Surmounting political and economic challenges
The ruling AKP and its ally MHP claim that the main motive for early election is to surmount Turkey's political and economic challenges, especially the reconstruction and transformation of its political system and the large-scale military operation of Turkish army against terrorist organisations in Turkey (PKK and FETO) and abroad, such as the Olive Branch operation in north Syria.
This was also confirmed by President Erdoğan at a press conference when he said that early elections are necessary due to historical events in the region.
The proposal was smoothly passed in the parliament where AKP holds 315 seats and its ally MHP 36 seats. In order to pass the proposal 275 votes had to be obtained out of 550 seats in the Turkish parliament.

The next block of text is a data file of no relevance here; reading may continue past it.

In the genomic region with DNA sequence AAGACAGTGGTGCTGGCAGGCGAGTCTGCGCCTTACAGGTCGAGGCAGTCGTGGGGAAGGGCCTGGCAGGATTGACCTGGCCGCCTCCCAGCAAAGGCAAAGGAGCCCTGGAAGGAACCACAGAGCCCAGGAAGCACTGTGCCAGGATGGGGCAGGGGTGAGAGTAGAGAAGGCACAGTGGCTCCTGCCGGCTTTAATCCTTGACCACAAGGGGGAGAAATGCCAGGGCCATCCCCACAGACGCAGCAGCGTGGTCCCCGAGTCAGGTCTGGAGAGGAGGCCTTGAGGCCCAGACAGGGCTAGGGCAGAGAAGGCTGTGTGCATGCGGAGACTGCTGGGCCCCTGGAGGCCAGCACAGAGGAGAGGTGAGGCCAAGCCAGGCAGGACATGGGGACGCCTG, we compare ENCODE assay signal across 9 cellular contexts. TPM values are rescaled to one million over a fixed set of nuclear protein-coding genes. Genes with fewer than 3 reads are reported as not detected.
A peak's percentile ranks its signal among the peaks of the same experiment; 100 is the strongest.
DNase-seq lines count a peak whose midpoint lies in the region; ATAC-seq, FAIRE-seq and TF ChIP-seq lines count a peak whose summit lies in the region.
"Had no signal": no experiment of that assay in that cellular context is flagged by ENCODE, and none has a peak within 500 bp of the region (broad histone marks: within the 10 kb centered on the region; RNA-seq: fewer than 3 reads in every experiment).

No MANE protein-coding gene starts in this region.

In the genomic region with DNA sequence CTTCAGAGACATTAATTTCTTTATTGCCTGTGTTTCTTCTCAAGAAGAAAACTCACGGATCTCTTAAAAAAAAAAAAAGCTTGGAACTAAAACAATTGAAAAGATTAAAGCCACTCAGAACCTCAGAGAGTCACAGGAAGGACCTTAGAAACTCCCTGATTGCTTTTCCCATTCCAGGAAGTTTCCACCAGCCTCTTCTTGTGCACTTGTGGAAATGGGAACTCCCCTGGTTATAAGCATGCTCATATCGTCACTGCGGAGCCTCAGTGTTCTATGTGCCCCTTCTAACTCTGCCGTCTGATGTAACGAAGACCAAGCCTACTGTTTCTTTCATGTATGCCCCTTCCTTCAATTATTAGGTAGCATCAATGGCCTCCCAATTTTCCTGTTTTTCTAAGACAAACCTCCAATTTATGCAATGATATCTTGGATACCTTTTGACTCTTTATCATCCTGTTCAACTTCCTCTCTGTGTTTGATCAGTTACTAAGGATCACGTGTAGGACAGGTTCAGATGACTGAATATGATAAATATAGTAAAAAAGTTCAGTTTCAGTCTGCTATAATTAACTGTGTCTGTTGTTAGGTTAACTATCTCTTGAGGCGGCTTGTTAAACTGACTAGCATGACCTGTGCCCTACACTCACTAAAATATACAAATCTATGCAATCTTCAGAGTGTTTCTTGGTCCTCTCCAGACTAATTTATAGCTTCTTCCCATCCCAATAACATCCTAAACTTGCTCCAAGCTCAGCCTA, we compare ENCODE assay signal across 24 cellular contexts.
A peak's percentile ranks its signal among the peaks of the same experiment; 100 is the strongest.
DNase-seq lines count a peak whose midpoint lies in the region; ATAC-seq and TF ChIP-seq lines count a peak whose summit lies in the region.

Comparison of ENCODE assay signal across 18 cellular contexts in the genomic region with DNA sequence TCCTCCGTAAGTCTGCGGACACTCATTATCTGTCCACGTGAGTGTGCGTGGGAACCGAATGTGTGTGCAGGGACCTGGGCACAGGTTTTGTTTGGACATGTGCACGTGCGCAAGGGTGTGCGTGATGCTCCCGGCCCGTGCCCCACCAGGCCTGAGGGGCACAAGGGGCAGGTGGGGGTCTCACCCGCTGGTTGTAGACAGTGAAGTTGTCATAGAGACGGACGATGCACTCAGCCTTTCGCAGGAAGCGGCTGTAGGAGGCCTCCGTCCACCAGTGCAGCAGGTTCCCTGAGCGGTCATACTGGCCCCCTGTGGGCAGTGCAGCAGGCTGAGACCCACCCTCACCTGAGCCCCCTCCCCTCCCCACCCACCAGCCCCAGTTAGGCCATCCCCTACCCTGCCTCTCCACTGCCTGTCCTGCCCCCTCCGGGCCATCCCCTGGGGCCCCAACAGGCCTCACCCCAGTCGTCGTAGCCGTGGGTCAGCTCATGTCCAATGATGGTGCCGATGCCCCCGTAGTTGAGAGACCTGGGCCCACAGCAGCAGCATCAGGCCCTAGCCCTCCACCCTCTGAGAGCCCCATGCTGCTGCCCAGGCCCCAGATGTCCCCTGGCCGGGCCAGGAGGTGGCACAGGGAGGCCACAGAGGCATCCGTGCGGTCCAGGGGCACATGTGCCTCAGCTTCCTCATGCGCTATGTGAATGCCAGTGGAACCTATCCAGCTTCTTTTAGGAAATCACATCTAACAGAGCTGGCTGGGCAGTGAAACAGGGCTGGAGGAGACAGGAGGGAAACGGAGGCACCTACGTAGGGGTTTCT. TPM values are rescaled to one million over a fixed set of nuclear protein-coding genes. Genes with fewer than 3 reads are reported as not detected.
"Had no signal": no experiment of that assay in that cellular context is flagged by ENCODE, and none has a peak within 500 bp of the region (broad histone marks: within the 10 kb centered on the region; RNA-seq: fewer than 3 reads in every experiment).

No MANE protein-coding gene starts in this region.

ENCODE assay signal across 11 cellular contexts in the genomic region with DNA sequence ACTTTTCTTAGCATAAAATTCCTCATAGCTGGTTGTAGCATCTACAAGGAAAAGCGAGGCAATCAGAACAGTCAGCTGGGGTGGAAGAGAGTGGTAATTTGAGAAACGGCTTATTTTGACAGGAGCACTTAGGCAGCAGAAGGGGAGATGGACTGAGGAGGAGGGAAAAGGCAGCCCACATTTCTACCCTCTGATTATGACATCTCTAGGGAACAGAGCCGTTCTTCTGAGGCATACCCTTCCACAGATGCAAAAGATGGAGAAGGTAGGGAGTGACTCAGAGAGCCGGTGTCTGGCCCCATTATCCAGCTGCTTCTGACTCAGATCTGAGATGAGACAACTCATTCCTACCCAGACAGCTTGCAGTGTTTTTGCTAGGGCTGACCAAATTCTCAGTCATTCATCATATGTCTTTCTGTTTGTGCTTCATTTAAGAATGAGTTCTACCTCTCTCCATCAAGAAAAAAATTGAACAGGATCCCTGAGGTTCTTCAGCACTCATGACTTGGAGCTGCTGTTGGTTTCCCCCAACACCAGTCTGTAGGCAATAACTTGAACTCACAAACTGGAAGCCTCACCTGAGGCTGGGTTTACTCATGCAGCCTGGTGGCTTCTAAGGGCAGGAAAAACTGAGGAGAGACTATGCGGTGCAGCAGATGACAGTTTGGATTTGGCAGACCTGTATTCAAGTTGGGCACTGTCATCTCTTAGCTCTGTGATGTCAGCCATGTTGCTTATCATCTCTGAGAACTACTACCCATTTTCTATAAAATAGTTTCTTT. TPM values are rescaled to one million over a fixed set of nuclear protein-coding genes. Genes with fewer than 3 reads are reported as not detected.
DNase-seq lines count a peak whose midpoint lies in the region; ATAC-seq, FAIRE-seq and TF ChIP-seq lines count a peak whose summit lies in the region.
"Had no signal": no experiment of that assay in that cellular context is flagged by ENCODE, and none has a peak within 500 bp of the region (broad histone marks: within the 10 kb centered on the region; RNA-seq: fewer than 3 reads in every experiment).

AKP is better prepared for elections than the opposition. The party carried out general conventions of all its subsidiaries in 81 Turkish provinces and established the pre-election coalition with MHP People's Alliance in February 2018. The coalition will be most probably joined by another two extra-parliamentary parties: the pro-Islamic SAADET and the right-wing Great Unity Party (BBP).
The opposition less prepared for elections